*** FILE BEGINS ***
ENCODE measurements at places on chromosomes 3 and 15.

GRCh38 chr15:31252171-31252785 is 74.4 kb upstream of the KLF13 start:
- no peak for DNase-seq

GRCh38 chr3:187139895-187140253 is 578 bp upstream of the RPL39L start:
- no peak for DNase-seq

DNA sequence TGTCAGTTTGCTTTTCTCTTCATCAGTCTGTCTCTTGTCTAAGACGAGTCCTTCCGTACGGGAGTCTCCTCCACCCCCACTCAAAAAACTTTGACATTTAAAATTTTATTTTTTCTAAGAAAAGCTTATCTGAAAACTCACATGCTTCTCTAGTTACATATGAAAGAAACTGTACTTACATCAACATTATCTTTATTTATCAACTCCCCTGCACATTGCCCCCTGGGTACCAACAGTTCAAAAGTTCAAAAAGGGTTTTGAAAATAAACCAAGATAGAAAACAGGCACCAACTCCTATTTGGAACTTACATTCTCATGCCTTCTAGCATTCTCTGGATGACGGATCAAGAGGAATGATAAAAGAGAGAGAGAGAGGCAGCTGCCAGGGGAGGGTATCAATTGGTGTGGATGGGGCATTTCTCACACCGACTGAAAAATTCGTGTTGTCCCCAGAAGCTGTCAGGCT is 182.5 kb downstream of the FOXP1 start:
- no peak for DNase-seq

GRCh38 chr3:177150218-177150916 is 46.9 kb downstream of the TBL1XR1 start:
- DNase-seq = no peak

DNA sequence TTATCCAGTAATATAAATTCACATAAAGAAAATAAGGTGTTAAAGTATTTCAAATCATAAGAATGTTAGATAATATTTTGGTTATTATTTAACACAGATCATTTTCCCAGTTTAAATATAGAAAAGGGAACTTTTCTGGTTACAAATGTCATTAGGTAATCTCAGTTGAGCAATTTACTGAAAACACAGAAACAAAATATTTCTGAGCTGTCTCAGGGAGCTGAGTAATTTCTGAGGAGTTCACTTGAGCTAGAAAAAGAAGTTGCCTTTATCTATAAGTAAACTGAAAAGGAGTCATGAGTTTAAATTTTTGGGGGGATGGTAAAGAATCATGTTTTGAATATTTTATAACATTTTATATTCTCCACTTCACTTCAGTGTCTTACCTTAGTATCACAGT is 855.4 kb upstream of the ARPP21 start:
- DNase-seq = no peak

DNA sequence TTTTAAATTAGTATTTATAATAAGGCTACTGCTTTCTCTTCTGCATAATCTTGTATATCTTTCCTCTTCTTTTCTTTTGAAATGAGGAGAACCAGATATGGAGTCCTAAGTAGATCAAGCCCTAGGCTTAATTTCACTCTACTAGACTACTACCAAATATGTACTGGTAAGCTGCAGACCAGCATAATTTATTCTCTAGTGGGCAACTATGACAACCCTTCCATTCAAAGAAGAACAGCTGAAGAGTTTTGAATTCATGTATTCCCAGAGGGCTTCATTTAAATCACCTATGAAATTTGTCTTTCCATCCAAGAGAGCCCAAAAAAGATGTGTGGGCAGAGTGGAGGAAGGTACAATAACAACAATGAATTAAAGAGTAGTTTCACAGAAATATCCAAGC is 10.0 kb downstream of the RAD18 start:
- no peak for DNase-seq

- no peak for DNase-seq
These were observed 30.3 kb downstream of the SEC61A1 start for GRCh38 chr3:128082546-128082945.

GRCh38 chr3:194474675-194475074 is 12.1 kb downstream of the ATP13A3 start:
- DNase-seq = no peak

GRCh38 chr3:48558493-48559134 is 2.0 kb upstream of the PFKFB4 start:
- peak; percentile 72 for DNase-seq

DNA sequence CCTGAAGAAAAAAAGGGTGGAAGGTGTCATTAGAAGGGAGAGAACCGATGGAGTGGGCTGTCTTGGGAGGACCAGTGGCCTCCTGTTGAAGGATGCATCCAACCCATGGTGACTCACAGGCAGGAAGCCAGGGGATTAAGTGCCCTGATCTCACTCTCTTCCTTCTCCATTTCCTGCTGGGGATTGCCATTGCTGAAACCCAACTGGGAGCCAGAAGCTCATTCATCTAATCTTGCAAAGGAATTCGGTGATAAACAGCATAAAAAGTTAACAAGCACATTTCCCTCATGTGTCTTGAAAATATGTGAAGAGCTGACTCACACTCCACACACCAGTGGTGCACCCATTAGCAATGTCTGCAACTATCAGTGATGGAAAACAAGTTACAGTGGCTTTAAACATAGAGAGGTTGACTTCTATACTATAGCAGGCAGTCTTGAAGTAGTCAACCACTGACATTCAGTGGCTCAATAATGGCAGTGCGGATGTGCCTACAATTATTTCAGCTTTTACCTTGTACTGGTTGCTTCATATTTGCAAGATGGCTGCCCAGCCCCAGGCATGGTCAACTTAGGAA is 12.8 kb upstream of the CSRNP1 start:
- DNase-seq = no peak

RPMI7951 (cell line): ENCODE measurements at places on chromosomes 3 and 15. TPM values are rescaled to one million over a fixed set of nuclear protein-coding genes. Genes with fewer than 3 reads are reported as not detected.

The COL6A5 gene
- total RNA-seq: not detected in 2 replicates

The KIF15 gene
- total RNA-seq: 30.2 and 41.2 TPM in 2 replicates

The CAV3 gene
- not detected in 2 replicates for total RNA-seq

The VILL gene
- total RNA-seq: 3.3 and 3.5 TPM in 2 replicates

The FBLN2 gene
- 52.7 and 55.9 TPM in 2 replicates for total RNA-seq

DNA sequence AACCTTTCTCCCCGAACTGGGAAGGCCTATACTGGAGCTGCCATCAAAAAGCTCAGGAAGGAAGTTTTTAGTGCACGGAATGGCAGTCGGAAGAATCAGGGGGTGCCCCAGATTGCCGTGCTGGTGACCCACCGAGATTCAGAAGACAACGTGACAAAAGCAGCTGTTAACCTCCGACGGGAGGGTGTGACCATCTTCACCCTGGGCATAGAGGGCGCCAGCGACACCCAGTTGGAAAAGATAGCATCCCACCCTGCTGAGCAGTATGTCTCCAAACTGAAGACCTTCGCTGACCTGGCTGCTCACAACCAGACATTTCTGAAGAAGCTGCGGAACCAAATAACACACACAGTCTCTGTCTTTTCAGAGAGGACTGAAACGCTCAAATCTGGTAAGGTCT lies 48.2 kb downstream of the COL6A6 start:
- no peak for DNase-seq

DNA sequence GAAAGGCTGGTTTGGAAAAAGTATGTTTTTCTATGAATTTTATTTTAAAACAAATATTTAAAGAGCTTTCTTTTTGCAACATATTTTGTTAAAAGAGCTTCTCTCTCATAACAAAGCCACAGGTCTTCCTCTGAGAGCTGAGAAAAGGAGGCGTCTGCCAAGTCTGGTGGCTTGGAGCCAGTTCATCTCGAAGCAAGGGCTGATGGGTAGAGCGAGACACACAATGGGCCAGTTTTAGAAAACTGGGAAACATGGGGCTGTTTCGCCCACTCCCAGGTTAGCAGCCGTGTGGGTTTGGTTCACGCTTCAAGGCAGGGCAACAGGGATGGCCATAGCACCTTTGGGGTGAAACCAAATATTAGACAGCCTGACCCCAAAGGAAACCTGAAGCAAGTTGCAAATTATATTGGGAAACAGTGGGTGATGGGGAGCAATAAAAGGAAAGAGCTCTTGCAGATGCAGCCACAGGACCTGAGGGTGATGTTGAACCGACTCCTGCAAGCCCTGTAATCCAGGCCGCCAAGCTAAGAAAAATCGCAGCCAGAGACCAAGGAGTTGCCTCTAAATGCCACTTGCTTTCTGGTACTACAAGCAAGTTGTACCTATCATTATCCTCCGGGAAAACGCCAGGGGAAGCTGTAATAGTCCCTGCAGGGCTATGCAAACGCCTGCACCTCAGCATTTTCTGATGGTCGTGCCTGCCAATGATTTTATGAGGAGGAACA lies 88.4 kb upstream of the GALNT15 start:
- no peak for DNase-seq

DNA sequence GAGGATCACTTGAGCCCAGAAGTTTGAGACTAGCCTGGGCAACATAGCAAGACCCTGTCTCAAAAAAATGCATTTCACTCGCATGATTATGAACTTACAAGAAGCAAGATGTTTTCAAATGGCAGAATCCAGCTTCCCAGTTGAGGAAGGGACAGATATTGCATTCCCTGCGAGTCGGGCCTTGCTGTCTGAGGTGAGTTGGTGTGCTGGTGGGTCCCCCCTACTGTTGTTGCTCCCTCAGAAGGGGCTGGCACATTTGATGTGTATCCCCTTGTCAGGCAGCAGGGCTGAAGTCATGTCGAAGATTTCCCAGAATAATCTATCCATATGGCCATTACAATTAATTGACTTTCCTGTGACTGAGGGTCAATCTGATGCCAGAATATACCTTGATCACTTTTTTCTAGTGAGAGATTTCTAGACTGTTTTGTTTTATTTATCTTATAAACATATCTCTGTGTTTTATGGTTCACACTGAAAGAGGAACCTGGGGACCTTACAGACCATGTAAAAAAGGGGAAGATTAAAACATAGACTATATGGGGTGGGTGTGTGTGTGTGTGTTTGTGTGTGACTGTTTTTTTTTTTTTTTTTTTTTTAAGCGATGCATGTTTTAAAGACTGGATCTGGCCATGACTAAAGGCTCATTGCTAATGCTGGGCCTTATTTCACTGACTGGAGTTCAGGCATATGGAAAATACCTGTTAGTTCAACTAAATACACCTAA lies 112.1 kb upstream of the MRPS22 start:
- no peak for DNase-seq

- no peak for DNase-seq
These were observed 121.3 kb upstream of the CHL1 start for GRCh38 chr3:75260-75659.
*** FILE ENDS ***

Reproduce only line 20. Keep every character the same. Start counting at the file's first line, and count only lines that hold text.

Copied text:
DNA sequence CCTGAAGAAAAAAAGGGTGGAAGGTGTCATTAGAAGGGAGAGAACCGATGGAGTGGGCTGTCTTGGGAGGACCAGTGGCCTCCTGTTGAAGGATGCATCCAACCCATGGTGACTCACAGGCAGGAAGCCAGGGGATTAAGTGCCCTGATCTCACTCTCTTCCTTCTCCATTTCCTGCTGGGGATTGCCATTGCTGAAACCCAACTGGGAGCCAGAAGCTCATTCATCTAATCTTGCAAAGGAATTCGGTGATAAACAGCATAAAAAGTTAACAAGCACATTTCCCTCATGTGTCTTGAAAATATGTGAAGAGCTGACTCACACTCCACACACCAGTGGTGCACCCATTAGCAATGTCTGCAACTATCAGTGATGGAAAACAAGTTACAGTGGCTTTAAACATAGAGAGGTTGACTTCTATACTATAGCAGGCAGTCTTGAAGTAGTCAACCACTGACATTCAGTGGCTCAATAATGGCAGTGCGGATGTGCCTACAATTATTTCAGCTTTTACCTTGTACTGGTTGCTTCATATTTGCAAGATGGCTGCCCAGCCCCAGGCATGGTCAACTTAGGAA is 12.8 kb upstream of the CSRNP1 start: